DNA Reports

DNA Reports

Last updated: March 17th, 2021 at 12:03 pm


If you've registered on this site and I've stated to you that I'll grant you access to my DNA reports that are listed below, you may click here to log in.  If you haven't registered,  click here to register.  After you're registered I'll change your permissions and notify you so you may then return to this page to login and access the reports.

The Coriell Personalized Medicine Collaborative site provides more information about genetic research and offers their own services.

The reports I've seen from my DNA results include:

  • DNA 2015 - Ancestry Reports and limited other reports
  • 23AndMe DNA 2017 - All DNA Reports

DNA Data, Results and Reports

What will you get?

I consider the 23andMe Wellness reports to be informative; something like a GPS-- a guide but absolutely NOT a diagnosis that could or should be acted upon.  With a GPS, you're NOT guarantee of a route, an accurate arrival time or a safe arrival.  A GPS can only give you information about what might occur if you have a "normal" trip.  But life isn't "normal".

Going Further

Upon receipt of my DNA results from 23andMe I did a quick review of the Ancestral results and a more in-depth review of the Wellness reports.  Based on what I know now, the Wellness reports are interesting but, for me, didn't say much--very high-level. In other words, it was like looking at an object a mile away.  The report(s) provided a fair amount of content but the level of discernible detail was limited.  There are many, what I assume to be, significant conditions that are tested for but fortunately, none  (or nearly none) of which returned positive for me.  Keep in mind that some "positives" can be good and others can be bad, depending on the condition. In other words, you might have a positive (favorable) result meaning that you're likely at a low, or at least lower, risk for a condition. Many "tests" (actually, SNPs or single nucleotide polymorphisms) return a neutral result indicating that either not enough information exists about the SNP or that not enough data from other tests has been collected for a reasonable conclusion to be obtained.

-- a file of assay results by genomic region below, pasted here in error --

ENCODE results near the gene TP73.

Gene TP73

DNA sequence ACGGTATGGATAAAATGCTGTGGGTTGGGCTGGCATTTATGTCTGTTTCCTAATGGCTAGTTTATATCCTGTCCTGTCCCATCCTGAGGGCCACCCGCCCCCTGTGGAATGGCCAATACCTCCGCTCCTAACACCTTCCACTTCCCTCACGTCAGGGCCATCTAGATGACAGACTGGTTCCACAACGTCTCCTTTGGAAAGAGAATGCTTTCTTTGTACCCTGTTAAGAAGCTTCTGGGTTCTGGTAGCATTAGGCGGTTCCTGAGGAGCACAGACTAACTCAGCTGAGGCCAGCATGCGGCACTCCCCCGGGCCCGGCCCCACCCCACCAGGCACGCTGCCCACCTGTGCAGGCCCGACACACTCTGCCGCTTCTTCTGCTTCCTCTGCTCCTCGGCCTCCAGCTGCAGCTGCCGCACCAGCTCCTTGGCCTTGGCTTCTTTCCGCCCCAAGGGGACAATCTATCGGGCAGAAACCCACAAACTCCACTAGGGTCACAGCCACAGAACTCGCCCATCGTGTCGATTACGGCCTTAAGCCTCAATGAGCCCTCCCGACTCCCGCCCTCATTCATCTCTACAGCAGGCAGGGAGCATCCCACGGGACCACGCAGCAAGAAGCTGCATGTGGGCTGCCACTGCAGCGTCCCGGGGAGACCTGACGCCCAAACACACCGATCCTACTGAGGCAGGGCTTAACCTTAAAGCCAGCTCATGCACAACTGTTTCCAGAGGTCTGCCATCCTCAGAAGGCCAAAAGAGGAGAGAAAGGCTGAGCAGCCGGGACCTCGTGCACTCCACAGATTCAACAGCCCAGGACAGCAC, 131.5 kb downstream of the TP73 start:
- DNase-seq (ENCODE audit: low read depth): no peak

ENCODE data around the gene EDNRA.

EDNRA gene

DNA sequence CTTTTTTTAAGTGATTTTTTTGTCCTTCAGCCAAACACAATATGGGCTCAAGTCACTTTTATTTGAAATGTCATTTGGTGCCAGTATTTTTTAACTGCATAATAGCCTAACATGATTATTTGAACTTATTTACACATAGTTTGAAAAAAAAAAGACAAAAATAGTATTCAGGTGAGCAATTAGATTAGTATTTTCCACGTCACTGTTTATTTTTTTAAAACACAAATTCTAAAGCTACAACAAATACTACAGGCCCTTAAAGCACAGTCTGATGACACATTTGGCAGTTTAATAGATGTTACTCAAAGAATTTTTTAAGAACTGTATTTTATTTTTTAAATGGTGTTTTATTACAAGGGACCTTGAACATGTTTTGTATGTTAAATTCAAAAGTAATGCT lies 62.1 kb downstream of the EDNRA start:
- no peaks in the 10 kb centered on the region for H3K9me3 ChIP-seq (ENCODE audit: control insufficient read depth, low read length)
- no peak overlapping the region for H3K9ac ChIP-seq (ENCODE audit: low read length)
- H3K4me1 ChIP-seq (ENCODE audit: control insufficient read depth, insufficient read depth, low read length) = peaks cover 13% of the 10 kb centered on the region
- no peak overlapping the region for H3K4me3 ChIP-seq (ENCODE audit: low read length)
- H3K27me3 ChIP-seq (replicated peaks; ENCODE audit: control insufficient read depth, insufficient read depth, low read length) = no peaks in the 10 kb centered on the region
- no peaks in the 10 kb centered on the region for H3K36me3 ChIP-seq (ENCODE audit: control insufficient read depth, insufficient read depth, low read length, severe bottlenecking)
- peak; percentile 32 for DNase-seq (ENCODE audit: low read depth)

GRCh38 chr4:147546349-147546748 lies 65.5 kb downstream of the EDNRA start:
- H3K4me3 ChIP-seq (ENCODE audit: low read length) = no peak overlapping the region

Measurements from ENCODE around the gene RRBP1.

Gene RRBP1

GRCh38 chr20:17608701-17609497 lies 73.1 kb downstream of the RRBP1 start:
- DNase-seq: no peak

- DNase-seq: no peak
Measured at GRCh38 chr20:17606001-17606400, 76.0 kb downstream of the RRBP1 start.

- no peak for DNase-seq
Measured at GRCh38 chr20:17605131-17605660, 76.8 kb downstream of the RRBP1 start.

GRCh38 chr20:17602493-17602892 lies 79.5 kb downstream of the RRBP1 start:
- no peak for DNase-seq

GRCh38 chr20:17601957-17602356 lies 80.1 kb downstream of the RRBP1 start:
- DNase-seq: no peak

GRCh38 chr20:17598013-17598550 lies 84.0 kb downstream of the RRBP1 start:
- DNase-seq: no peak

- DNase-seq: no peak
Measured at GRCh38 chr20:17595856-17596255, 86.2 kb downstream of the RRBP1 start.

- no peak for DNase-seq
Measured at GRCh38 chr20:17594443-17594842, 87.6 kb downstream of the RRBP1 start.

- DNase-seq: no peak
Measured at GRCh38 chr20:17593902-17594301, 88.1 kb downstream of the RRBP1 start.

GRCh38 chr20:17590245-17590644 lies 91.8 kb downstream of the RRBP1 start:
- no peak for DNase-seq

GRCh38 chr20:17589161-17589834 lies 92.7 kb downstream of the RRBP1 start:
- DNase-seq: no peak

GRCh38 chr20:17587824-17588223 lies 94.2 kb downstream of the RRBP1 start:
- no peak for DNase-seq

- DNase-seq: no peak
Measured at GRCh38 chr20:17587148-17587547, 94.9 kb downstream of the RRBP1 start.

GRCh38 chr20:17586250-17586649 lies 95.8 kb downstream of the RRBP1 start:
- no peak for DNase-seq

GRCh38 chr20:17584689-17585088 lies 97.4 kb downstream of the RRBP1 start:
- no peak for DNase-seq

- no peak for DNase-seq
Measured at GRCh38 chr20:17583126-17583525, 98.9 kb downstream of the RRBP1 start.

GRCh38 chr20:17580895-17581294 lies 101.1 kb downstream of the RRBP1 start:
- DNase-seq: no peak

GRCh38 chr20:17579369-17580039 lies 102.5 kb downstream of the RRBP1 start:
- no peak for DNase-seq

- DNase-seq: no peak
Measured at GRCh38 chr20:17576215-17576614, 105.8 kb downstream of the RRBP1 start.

A genetic researcher friend informed me of Promethease.com stating that it would provide "different reports".  So, wanting to go further, for $5 I submitted my raw data to Promethease.com and minutes later had a much more technical and in-depth set of reports that, frankly, were much more than I could understand but that I continue to find to be very interesting and, to some degree, informative.

Wanting to know even more, I struggled through an email conversation with my GP that eventually ended without a satisfactory outcome.  I spoke briefly on the phone with my ophthalmologist and then had a pleasant conversation at a scheduled exam.  I also scheduled a session with my urologist (who welcomed the interaction) for the sole purpose of reviewing the Promethease reports!

Through it all, I now have a recipe (below) to recommend for anyone who wishes to engage with their medical professionals with the intention of getting more from DNA data.  Note that this is possibly something that some might feel is too complicated but in my opinion, it's the only way to go.  By the way, ANY raw DNA data, complete (all 23 chromosomal pairs) or even just the 12 (for ancestry) can be submitted to Promethease.com.

  1. Perform a DNA test from a provider like 23andMe or Ancestry but there are others.  Be sure that they allow you to download the raw data file to your computer.
  2. When you receive your results, download your raw data. In my opinion, it's not just data, it's ME, virtually.
  3. Submit the raw data file to Promethease.com ($12.00 fee as of 8 Oct 2020)
  4. Download the results (report file in .zip format) to your computer.  I believe that the on-line version of the report becomes unavailable after 90 days.
  5. Ask your health care providers/professionals for a list of six or eight key words for which you can search in the Promethease report.  These "key words" would be medical issues or conditions that pertain to YOU specifically, not just conditions in general.  For example, if you have a notable occurrence of heart disease in your family, "heart disease", "cardiac" or other conditions, words or terms specifically related to heart disease should be on that list.
  6. Search the Promethease report for each of the key words (health concerns) and print the results.
  7. Offer the printed material to your health care professionals for their review.

Best regards!